HDFS vs. HBase : All you need to know
Hadoop Distributed File System (HDFS), and Hbase (Hadoop database) are key components of Big Data ecosystem. This blog explains the difference between HDFS and HBase with real-life use cases where they are best fit.
By Alex Mailajalam, Noah Data
The sudden increase in the volume of data from the order of gigabytes to zettabytes has created the need for a more organized file system for storage and processing of data. The demand stemming from the data market has brought Hadoop in the limelight making it one of biggest players in the industry. Hadoop Distributed File System (HDFS), the commonly known file system of Hadoop and Hbase (Hadoop’s database) are the most topical and advanced data storage and management systems available in the market.
What are HDFS and HBase?
HDFS is fault-tolerant by design and supports rapid data transfer between nodes even during system failures. HBase is a non-relational and open source Not-Only-SQL database that runs on top of Hadoop. HBase comes under CP type of CAP (Consistency, Availability, and Partition Tolerance) theorem.
HDFS is most suitable for performing batch analytics. However, one of its biggest drawbacks is its inability to perform real-time analysis, the trending requirement of the IT industry. HBase, on the other hand, can handle large data sets and is not appropriate for batch analytics. Instead, it is used to write/read data from Hadoop in real-time.
Both HDFS and HBase are capable of processing structured, semi-structured as well as un-structured data. HDFS lacks an in-memory processing engine slowing down the process of data analysis; as it is using plain old MapReduce to do it. HBase, on the contrary, boasts of an in-memory processing engine that drastically increases the speed of read/write.
HDFS is very transparent in its execution of data analysis. HBase, on the other hand, being a NoSQL database in tabular format, fetches values by sorting them under different key values.
Enhanced Understanding with Use Cases for HDFS & HBase
Use Case 1 – Cloudera optimization for European bank using HBase
HBase is ideally suited for real-time environments and this can be best demonstrated by citing the example of our client, a renowned European bank. To derive critical insights from the logs from application/web servers, we implemented solution in Apache Storm and Apache Hbase together. Given the huge velocity of data, we opted for HBase over HDFS; as HDFS does not support real-time writes. The results were overwhelming; it reduced the query time from 3 days to 3 minutes.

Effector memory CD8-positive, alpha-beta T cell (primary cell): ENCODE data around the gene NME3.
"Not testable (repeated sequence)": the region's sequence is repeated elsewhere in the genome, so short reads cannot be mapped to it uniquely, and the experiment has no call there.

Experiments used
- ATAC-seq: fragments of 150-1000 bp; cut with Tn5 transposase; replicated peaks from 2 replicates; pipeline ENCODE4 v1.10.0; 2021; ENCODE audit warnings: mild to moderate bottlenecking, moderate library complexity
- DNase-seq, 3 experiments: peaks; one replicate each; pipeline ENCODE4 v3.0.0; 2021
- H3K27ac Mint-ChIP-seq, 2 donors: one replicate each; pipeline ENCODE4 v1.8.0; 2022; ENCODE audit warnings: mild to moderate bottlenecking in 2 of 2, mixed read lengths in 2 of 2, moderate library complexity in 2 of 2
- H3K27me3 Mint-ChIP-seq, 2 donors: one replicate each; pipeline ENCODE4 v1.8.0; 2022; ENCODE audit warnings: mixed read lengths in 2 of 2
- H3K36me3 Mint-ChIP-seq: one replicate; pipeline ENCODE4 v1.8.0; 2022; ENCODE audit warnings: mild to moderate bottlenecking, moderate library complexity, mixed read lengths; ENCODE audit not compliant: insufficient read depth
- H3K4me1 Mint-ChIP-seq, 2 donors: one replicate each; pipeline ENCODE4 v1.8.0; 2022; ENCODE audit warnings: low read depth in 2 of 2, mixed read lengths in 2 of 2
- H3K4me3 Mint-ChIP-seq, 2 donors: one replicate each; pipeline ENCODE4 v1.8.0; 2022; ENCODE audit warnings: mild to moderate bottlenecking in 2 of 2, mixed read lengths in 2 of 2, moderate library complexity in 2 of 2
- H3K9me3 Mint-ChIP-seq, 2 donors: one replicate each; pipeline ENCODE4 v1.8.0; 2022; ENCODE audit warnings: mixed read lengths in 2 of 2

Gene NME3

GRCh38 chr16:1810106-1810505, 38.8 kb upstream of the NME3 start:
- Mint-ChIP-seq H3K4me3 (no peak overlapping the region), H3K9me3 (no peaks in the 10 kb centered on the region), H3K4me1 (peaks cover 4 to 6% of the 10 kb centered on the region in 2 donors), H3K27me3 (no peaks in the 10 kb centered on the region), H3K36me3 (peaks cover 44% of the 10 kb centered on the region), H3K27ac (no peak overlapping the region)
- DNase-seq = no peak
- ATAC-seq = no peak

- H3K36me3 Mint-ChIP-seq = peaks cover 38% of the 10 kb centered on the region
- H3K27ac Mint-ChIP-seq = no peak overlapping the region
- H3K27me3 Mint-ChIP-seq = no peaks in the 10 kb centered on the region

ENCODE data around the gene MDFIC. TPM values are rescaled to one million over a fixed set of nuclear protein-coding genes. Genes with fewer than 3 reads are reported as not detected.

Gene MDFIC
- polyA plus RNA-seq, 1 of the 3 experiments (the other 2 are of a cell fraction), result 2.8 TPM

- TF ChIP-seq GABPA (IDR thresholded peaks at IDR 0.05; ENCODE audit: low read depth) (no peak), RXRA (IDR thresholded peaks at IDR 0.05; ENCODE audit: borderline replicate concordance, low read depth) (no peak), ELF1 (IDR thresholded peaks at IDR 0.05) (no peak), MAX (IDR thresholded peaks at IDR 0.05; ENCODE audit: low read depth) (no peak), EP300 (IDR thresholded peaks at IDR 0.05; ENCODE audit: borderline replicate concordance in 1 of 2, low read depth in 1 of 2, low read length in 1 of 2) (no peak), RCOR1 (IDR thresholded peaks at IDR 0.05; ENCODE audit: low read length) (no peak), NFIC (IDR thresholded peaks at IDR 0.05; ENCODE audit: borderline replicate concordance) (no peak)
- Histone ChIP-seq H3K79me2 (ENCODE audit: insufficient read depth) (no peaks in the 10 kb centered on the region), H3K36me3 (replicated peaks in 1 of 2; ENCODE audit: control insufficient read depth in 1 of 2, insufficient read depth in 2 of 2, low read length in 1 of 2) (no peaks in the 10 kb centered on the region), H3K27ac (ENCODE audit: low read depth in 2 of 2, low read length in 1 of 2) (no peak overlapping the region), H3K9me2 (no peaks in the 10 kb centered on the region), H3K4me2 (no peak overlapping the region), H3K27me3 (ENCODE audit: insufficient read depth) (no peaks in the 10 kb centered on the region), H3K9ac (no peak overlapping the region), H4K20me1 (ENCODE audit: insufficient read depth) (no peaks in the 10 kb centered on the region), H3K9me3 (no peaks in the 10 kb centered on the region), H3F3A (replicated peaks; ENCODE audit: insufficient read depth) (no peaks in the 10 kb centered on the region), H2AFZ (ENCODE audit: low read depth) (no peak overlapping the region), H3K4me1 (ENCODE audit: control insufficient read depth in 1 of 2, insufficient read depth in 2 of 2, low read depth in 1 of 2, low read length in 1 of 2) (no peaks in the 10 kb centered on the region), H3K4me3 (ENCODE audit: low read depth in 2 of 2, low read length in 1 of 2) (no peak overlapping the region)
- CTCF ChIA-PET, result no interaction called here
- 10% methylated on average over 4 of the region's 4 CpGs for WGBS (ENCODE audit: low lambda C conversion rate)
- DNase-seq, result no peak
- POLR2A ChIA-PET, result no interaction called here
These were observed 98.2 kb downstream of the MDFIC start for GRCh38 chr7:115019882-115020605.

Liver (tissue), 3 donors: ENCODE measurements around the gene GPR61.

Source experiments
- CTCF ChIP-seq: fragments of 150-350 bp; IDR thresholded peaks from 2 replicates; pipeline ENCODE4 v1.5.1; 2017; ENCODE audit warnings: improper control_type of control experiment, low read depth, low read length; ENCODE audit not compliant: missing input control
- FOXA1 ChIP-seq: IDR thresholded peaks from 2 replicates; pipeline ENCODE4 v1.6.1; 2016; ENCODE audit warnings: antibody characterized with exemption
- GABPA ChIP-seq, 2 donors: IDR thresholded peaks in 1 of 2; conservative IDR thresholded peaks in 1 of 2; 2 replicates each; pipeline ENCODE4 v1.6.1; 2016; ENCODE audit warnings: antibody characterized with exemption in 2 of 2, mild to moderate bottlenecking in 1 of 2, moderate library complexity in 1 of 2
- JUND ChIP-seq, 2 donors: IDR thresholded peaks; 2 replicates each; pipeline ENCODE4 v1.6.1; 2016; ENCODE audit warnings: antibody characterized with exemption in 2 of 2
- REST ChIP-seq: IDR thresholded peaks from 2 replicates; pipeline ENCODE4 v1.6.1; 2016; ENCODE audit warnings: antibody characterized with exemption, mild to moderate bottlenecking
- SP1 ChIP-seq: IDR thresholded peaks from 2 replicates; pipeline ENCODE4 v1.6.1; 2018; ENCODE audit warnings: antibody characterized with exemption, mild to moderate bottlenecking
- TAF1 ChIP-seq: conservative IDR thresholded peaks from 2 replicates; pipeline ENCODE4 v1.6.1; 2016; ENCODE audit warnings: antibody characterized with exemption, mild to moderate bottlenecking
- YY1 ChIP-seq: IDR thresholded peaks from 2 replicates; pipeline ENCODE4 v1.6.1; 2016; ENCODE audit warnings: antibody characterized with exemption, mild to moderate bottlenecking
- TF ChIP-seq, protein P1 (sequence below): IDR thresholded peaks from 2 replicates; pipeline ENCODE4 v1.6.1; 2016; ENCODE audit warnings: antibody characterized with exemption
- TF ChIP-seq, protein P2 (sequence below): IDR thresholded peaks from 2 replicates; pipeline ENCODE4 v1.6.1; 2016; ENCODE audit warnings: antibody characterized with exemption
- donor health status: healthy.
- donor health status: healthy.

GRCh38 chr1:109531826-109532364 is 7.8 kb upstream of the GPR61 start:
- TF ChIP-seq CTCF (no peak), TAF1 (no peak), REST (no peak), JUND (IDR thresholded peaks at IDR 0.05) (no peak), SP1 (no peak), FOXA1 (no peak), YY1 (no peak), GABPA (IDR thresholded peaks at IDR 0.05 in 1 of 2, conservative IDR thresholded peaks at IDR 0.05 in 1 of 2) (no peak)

Use Case 2 – Analytics solution for global CPG player using HDFS & MapReduce
With our global beverage player client, the primary objective was to perform batch analytics to gain SKU level insights, and involved recursive/sequential calculations. HDFS and MapReduce frameworks were better suited than complex Hive queries on top of Hbase. MapReduce was used for data wrangling and to prepare data for subsequent analytics. Hive was used for custom analytics on top of data processed by MapReduce. The results were impressive; as there was a drastic reduction in the time taken to generate custom analytics – 3 days to 3 hours.
To offer a reasonable comparison between HDFS and HBase, the following points need to be emphasized on:
|HDFS is a Java-based file system utilized for storing large data sets.||HBase is a Java based Not Only SQL database|
|HDFS has a rigid architecture that does not allow changes. It doesn’t facilitate dynamic storage.||HBase allows for dynamic changes and can be utilized for standalone applications.|
|HDFS is ideally suited for write-once and read-many times use cases||HBase is ideally suited for random write and read of data that is stored in HDFS.|
Original. Reposted with permission.
Bio: Alex Mailajalam is a Big Data Architect at Noah Data with strong expertise in optimizing custom Big Data Applications built on Cloudera / Hortonworks, migrating legacy systems to Big Data platform, and in building Enterprise grade integrated Big Data and Analytics solutions.